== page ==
`library(rhosa)`

This is a simple example, based on the outline at Figure 1 of (Villa and Tetko 2010), which demonstrates how to use rhosa’s functions to find an obscure relationship between two frequencies in some time series imitated by a generative model.

With four cosinusoidal waves having arbitrarily different phases
(`omega_a`

, `omega_b`

, `omega_c`

, and
`omega_d`

), but sharing a couple of frequencies
(`f_1`

and `f_2`

), we define function
`D(t)`

to simulate a pair of time series: `v`

and
`w`

. We make them noisy by adding an independent random
variate that follows the standard normal distribution.

```
set.seed(1)
<- 0.35
f_1 <- 0.2
f_2 <- function(t) {
D <- runif(1, min = 0, max = 2 * pi)
omega_a <- runif(1, min = 0, max = 2 * pi)
omega_b <- runif(1, min = 0, max = 2 * pi)
omega_c <- runif(1, min = 0, max = 2 * pi)
omega_d <- function(t) cos(2 * pi * f_1 * t + omega_a)
wave_a <- function(t) cos(2 * pi * f_2 * t + omega_b)
wave_b <- function(t) cos(2 * pi * f_1 * t + omega_c)
wave_c <- function(t) cos(2 * pi * f_2 * t + omega_d)
wave_d <- function(t) wave_a(t) + wave_b(t) + wave_a(t) * wave_b(t)
curve_v <- function(t) wave_c(t) + wave_d(t) + wave_c(t) * wave_b(t)
curve_w data.frame(v = curve_v(t) + rnorm(length(t)),
w = curve_w(t) + rnorm(length(t)))
}
```

Both `v`

and `w`

are oscillatory in
principle:

```
<- D(seq_len(2048))
data with(data, {
plot(seq_len(100), head(v, 100), type = "l", col = "green", ylim = c(-3, 3), xlab = "t", ylab = "value")
lines(seq_len(100), head(w, 100), col = "orange")
})
```

It is noteworthy that the power spectrum densities of `v`

and `w`

are basically identical as shown in their spectral
density estimation:

```
with(data, {
spectrum(v, main = "v", col = "green")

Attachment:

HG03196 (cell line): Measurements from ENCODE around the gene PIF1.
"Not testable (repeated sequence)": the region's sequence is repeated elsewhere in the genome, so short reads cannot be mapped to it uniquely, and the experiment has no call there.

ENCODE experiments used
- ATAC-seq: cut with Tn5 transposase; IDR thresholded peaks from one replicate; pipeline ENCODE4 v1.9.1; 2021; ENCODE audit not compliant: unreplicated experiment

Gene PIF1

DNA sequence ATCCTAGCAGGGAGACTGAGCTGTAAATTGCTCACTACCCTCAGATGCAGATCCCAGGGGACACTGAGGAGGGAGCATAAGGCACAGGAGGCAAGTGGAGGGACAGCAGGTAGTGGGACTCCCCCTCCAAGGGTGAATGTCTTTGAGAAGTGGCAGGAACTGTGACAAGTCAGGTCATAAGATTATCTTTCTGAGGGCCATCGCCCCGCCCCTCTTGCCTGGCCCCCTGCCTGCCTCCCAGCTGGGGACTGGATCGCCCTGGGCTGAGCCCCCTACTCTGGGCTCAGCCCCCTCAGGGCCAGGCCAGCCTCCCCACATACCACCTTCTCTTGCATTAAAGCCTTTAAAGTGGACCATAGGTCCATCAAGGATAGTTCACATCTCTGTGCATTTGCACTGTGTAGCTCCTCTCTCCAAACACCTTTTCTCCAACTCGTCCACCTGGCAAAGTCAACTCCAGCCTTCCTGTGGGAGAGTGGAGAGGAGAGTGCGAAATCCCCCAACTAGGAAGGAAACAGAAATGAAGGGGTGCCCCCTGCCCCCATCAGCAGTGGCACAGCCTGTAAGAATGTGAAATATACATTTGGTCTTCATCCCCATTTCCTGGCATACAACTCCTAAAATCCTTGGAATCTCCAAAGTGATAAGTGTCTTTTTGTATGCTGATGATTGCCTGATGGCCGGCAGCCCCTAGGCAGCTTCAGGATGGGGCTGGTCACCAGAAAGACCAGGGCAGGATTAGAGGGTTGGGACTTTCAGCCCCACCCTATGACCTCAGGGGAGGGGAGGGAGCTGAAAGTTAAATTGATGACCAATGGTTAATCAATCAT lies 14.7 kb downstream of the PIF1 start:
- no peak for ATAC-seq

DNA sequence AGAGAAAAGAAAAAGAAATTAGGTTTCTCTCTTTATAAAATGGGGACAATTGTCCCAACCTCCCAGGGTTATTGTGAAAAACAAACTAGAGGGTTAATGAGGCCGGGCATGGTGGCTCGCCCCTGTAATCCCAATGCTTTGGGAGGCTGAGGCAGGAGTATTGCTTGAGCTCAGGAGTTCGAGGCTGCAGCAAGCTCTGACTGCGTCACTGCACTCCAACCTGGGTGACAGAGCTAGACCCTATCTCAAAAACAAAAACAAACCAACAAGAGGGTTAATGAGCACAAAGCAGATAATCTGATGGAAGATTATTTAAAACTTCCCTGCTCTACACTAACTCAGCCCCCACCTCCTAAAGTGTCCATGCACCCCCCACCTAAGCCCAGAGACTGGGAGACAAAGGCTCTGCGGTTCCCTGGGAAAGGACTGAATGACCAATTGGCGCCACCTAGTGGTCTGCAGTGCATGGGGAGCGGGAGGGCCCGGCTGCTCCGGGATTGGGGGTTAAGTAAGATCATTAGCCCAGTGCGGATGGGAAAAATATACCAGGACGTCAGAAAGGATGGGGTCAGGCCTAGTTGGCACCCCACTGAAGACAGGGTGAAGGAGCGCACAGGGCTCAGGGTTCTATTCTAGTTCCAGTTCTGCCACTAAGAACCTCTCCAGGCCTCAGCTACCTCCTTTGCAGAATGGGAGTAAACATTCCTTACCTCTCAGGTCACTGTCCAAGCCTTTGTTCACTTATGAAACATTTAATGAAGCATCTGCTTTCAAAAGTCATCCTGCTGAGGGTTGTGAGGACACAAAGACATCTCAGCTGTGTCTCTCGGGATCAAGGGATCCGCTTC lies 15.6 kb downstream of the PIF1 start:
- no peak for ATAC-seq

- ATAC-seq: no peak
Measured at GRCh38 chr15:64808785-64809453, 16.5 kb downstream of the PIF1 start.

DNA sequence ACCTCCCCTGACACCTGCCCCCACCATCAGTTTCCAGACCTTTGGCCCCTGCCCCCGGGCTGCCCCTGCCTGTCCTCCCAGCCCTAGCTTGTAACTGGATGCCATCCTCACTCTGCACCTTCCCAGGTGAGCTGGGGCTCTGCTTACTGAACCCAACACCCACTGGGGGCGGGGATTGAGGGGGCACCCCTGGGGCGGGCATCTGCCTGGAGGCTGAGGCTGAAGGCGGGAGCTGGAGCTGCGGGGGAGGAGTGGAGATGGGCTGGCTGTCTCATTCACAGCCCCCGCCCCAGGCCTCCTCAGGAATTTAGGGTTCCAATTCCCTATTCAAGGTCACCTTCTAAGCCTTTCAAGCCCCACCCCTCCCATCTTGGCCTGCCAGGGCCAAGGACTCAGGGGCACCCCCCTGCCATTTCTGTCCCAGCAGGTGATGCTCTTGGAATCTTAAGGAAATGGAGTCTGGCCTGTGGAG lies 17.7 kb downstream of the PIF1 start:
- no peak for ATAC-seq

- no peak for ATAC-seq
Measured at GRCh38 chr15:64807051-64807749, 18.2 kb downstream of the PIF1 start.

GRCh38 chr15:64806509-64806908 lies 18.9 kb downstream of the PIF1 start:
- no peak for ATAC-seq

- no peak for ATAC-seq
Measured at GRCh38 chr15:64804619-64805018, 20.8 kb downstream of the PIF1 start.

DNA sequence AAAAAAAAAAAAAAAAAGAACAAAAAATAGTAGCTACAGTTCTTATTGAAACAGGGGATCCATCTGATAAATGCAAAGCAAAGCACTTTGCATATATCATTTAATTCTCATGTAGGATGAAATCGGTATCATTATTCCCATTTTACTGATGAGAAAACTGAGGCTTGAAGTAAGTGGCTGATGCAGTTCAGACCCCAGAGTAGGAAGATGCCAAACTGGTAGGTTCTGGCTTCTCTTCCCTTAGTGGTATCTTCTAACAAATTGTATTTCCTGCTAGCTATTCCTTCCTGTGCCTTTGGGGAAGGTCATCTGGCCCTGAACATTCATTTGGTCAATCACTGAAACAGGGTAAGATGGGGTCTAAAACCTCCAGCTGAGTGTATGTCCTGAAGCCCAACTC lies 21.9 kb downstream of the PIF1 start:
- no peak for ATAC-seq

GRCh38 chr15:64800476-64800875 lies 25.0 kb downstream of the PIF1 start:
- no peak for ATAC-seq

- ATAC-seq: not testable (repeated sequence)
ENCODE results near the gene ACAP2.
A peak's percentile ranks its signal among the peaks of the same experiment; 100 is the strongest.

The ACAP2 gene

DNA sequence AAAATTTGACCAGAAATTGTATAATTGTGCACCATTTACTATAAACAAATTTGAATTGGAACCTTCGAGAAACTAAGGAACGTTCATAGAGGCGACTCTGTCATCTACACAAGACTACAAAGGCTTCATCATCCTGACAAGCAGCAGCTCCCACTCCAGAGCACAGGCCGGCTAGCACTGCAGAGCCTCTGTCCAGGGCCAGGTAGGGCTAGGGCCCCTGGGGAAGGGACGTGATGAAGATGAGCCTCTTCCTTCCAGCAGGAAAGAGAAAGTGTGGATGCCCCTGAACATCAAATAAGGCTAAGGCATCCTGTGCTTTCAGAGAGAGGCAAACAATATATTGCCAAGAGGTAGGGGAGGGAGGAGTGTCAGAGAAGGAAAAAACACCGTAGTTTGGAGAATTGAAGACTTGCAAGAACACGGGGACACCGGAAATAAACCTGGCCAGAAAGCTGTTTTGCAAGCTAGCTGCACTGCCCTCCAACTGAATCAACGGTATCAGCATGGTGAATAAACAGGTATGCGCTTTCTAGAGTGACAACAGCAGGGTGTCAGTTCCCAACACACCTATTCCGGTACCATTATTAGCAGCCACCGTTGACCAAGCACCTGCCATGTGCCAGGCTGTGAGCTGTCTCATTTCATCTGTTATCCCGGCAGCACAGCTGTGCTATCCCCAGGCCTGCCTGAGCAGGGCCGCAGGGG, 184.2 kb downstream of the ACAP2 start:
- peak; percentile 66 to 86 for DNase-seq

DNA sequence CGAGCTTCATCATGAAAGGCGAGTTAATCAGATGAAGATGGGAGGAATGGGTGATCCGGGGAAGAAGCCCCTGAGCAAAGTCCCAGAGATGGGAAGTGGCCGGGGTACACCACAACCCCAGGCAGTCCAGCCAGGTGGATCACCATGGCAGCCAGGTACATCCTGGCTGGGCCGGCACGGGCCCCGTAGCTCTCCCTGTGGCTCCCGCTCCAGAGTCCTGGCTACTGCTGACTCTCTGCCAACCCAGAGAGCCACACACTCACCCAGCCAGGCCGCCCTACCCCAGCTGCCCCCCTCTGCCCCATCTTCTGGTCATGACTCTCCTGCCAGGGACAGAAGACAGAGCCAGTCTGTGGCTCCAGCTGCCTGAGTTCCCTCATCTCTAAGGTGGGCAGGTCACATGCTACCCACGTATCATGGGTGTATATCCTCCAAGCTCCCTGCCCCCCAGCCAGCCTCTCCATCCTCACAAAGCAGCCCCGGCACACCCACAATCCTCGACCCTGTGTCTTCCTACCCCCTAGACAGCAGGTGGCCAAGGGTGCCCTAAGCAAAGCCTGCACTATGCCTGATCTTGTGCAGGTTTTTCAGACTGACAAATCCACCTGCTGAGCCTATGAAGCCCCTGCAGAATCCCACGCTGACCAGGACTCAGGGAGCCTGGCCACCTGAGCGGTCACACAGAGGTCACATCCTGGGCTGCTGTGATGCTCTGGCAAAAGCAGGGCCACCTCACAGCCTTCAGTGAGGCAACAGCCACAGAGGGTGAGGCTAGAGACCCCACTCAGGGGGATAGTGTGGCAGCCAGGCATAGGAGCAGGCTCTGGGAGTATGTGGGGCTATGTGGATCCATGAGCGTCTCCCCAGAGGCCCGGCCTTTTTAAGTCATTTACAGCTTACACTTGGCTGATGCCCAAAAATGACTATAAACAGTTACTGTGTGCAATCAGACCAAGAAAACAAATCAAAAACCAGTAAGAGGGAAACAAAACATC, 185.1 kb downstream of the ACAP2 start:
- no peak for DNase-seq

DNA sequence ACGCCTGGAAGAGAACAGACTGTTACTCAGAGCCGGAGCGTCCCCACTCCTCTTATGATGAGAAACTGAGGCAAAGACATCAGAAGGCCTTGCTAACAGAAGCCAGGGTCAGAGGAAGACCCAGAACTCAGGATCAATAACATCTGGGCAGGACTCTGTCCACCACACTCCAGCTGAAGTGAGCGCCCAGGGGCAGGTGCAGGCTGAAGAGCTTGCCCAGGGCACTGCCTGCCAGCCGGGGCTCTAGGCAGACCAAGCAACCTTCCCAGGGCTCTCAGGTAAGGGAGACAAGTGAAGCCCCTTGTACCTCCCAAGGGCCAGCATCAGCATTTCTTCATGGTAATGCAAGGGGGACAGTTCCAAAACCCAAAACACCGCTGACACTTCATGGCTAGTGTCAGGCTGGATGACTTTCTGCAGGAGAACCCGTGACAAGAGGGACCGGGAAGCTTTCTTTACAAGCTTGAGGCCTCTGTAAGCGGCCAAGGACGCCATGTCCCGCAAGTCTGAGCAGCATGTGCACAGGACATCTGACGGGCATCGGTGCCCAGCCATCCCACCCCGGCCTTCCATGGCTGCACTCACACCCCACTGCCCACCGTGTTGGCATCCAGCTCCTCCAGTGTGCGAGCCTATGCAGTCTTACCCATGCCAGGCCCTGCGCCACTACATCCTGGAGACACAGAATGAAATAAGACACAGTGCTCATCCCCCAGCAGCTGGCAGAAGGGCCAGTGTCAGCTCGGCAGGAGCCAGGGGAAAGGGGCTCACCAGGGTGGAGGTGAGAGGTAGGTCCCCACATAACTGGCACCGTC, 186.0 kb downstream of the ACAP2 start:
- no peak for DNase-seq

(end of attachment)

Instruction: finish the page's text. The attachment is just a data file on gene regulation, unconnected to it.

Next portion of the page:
spectrum(w, main = "w", col = "orange")
})
```

On the other hand, their bispectra are different. More specifically,
we are going to see that their bicoherence at some pairs of frequencies
are different. rhosa’s `bicoherence`

function allows us to
estimate the magnitude-squared bicoherence from samples.

```
<- replicate(100, D(seq_len(128)), simplify = FALSE)
x <- do.call(cbind, Map(function(d) {d$v}, x))
m_v <- do.call(cbind, Map(function(d) {d$w}, x))
m_w
library(rhosa)
<- bicoherence(m_v, window_function = 'hamming')
bc_v <- bicoherence(m_w, window_function = 'hamming') bc_w
```

In the above code, we take 100 samples of the same length for a
smoother result. The `bicoherence`

function accepts a matrix
whose column represents a sample sequence, and returns a data frame.
Note that an optional argument to `bicoherence`

is given for
requesting tapering with Hamming window
function.

```
library(ggplot2)
<- function(bc) {
plot_bicoherence ggplot(bc, aes(f1, f2)) +
geom_raster(aes(fill = value)) +
scale_fill_gradient(limits = c(0, 10)) +
coord_fixed()
}
```

The axis `f1`

and `f2`

represent normalized
frequencies in unit cycles/sample of range `[0, 1)`

.
Frequency pairs of bright points in the following plot of
`bc_v`

indicate the existence of some quadratic phase
coupling, as expected:

`plot_bicoherence(bc_v)`

In contrast, `bc_w`

has no peaks at frequency pair
`(f_1, f_2) = (0.35, 0.2)`

, etc.:

`plot_bicoherence(bc_w)`

Villa, Alessandro E. P., and Igor V. Tetko. 2010. “Cross-Frequency
Coupling in Mesiotemporal EEG Recordings of Epileptic
Patients.” *Journal of Physiology-Paris*, Neural
Coding, 104 (3): 197–202. https://doi.org/10.1016/j.jphysparis.2009.11.024.